In 1993 IFCOL introduced the LLM course in Development Law (MDEVLW-9) in keeping with the trend at foreign universities, where development law has become an important and popular field of study. This course, one of its kind, is being offered under the auspices of the Department of Constitutional, International and Indigenous Law in Unisa’s School of Law. At IFCOL it was developed from the experience gained from a community development project, Development Law Strategies in the early nineties.
The course has recently undergone extensive revision for presentation and the revised course deals with the relationship between law and the political, economic and social development of developing countries. Development law emerged as a field of study after World War II. Its relevance as a field of study for African scholars has increased in light of the launch of the New Partnership for African Development (NEPAD) and the African Union.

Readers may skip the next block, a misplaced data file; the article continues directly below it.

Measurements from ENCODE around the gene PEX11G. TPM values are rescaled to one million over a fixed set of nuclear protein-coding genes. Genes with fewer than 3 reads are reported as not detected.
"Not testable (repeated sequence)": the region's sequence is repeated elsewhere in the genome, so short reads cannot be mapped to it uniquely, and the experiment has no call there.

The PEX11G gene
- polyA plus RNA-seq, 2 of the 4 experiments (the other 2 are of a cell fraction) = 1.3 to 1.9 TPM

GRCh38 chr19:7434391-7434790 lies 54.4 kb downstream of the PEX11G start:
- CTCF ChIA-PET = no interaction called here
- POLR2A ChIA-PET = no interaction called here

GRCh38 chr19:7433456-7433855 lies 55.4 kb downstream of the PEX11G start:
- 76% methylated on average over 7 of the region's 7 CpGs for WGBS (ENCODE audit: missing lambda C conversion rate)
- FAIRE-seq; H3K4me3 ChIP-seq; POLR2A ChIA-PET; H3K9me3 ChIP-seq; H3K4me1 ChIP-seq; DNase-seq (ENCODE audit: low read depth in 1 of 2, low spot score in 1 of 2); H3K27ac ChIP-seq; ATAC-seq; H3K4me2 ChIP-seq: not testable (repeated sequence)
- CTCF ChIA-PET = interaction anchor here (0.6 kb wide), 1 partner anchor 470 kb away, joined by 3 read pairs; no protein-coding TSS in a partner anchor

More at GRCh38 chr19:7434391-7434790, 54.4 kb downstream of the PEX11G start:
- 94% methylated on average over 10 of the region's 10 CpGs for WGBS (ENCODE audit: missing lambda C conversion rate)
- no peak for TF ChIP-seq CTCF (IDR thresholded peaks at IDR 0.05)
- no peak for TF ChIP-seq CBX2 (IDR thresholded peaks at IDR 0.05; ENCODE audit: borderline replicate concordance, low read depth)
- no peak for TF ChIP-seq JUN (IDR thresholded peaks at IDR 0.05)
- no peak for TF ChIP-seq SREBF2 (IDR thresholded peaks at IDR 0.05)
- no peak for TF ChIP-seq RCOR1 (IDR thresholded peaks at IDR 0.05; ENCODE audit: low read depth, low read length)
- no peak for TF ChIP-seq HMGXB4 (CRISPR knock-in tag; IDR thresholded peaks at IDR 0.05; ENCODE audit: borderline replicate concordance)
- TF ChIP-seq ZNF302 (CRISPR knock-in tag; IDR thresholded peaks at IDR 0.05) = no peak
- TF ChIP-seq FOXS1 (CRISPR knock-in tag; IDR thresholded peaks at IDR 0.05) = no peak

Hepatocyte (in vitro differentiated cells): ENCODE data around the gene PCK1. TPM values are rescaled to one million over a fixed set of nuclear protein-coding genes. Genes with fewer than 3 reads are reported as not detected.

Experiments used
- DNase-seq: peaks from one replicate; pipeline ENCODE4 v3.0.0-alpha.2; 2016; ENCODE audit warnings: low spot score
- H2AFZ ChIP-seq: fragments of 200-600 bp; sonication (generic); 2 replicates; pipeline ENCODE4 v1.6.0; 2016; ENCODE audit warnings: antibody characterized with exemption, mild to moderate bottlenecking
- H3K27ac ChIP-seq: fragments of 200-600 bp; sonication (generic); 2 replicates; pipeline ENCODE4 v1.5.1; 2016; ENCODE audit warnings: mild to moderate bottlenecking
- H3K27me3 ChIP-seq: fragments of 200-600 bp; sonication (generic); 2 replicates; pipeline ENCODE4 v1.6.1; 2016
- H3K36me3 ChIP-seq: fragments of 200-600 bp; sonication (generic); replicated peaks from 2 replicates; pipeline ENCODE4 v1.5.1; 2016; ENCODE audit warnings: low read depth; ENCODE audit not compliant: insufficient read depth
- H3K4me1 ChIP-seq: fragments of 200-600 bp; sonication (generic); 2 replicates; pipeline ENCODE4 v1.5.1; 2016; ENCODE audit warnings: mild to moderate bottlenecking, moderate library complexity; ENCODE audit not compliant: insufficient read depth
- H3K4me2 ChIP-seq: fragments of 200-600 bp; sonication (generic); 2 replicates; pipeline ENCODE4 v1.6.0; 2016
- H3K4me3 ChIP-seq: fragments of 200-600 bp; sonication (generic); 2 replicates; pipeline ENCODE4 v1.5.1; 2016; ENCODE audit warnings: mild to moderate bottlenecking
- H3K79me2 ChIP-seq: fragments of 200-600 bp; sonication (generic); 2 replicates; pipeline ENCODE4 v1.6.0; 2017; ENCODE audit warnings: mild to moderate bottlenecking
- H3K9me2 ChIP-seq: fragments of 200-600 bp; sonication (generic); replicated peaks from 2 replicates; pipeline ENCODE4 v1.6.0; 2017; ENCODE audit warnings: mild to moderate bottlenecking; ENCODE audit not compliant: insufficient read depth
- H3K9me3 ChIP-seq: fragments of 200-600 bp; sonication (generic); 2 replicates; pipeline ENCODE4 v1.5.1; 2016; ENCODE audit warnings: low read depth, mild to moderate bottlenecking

Development lawyers grapple with issues such as whether Western models are fundamental or essential to development and the desirability of establishing free market economies, democracy and the rule of law. The course is interdisciplinary in content and students from other disciplines are welcome to register. Government employees, policy-makers, NGOs and academics will find this course intellectually stimulating and of great practical relevance.
The revised LLM in Development Law comprises three sections:
For more information contact the course leader, Mr Zingisile Jobodwana at firstname.lastname@example.org